Dwyer Astaphan, a former Minister of National Security, agrees with Prime Minister Dr. Timothy Harris opposing the expansion of the CSME free movement of skilled workers to include beauticians, barbers and other categories.
Coming out of a special meeting of CARICOM heads of government in Trinidad in December to address the rate of implementation of the CSME, it was agreed that Agricultural Workers, Beauty Service Practitioners, Barbers and Security Guards would be added to the 10 categories of skilled nationals who are entitled to move freely and seek employment within the Community.
At a recent press conference however Prime Minister Harris said his government is not in favor of the additional categories.
“At one of the meetings there was discussion about adding to the free movement security officials and agricultural workers. St. Kitts and Nevis and Antigua said we wouldn’t be part of that at this particular moment in time because I couldn’t see how at this particular time we could say we’re bringing in agricultural workers and giving them the same right as a doctor, a lawyer, an engineer in areas where we have decided needs to be met and in the agriculture the situation is not the same.
“So Antigua said they needed a stay on that St. Kitts and Nevis also required a stay with respect to that. We have had the same issue with respect to the free movement of security workers and we’ve said we can find and train people here who would be able to provide the services.”
In an interview with Freedom FM, Astaphan said while he strongly supports regional integration, the process must be properly managed or it could reduce the opportunities of the people of St. Kitts and Nevis.
“Well I heard the Prime Minister’s comments and I agree with him and for the reasons he gave; but I will add something.
“Most of the barbers in St. Kitts right now are from other countries so barbering might be a lost skill in St. Kitts and Nevis if we don’t ensure our people get trained in it, and get into it as a way to make a good living, and similarly for beauty service practitioners- what does that mean, putting in the weaves and makeup and eyelashes and that sort of thing I imagine.
“Here’s the problem; there are weaker and stronger economies in the region and throughout the world. Those larger countries with maybe the exception of Dominica and maybe St. Vincent, have weaker economies. They have larger populations but less opportunity. They maybe have in raw numbers more skilled people, more unemployed people. Their people want a way out and that is obvious and understandable, while our people here need a way up. Their moving into our economy on an open basis- and don’t get me wrong, I’m not xenophobic and I’m a regional integrationist, but things need to be managed- gets them their way out but serves to prevent our people from getting on their way up.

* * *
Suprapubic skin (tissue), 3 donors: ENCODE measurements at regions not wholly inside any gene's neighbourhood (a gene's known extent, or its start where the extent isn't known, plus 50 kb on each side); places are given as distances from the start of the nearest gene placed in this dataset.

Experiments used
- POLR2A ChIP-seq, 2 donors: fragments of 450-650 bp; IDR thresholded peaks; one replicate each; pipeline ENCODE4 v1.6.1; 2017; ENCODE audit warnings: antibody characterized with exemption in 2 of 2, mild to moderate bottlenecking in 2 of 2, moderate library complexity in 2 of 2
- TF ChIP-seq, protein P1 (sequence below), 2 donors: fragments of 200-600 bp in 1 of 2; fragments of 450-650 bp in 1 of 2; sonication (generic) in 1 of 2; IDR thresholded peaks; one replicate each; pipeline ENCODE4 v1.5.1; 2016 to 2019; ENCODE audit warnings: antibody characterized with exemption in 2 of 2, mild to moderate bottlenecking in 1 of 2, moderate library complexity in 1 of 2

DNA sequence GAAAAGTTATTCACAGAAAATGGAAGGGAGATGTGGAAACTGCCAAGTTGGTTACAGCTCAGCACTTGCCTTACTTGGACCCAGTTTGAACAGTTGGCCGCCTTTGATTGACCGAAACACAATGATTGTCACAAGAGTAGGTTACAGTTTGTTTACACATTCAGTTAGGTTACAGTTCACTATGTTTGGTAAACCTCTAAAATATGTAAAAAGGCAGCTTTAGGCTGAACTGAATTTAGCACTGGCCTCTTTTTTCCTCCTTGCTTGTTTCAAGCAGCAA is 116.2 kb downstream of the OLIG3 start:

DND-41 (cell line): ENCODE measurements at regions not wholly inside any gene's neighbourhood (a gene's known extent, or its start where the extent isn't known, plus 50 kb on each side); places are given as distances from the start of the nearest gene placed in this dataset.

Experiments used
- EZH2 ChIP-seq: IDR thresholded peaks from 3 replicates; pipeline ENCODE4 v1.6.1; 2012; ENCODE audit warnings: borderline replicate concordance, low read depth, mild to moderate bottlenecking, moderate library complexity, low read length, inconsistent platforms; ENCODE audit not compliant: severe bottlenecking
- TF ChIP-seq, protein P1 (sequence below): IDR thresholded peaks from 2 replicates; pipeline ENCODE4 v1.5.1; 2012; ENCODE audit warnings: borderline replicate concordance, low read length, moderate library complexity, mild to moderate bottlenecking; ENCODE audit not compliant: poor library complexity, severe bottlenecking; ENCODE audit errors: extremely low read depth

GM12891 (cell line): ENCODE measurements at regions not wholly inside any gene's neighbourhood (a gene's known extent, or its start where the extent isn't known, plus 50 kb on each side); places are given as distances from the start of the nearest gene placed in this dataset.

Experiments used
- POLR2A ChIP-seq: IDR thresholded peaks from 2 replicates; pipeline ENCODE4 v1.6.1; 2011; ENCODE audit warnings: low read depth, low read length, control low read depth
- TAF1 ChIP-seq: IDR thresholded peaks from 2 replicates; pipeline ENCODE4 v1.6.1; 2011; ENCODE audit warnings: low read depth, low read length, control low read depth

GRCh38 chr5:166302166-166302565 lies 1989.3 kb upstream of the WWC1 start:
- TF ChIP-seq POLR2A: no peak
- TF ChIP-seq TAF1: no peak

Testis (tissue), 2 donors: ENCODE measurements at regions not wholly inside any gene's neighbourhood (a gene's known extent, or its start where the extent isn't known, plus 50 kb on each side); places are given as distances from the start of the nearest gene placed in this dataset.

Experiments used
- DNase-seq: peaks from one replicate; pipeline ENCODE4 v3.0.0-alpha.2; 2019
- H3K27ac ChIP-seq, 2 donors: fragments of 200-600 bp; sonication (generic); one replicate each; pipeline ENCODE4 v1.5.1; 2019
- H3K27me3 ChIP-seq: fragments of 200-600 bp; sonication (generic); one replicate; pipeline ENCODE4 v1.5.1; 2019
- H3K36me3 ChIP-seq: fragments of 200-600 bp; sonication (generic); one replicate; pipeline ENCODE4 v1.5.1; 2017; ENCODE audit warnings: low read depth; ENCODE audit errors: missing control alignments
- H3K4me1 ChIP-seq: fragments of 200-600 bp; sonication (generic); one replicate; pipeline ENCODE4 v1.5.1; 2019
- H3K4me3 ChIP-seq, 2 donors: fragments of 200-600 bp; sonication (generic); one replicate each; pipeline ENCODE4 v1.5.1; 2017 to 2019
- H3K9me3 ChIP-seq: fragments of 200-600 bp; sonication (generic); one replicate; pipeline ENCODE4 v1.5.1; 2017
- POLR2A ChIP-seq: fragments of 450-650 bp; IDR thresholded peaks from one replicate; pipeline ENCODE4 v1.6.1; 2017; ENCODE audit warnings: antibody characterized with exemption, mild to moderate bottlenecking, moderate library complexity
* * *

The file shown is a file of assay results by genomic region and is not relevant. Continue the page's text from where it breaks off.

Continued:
“So until and unless we can find a formula that helps them with a way out of their difficulties and and at the same time doesn’t not impair or obstruct our people making their way up in their own country, then I wouldn’t support moves like this at the CARICOM level. And we’ve seen time and time again people coming into our country with special skills and very little of those skills being shared with our workers. So we start behind the eight ball and and remain there, and the government must ensure that our people’s opportunities for learning and earning is given the highest priority.”
“The social and political activist says including these categories of workers to an economy with an already high rate of unemployment could crowd out the existing St. Kitts and Nevis work force.
“How many barbers you know? Barbering must not be a dying profession in St. Kitts and Nevis. Beauty practitioners? You have 3000 people on STEP and you’re talking about bringing in barbers and agricultural workers and security workers and beauticians? The government is not saying it, the government is saying is saying ‘No’, we have to put a hold on that, and I agree with the government.
“But we can’t have 3000 persons on a social assistance and job development program and not being able to get work for one reason or other and you’re opening up the gate for people to come in and take away work from these people. As it is, it’s bad enough.
“We cannot justify opening up the gates completely in CARICOM for jobs when we have 3000 of our maybe 20,000, one seventh, that’s about 14% of our people in the work force, working on a government temporary work program – that just can’t happen; and I’m glad that the Prime Minister is taking that position.”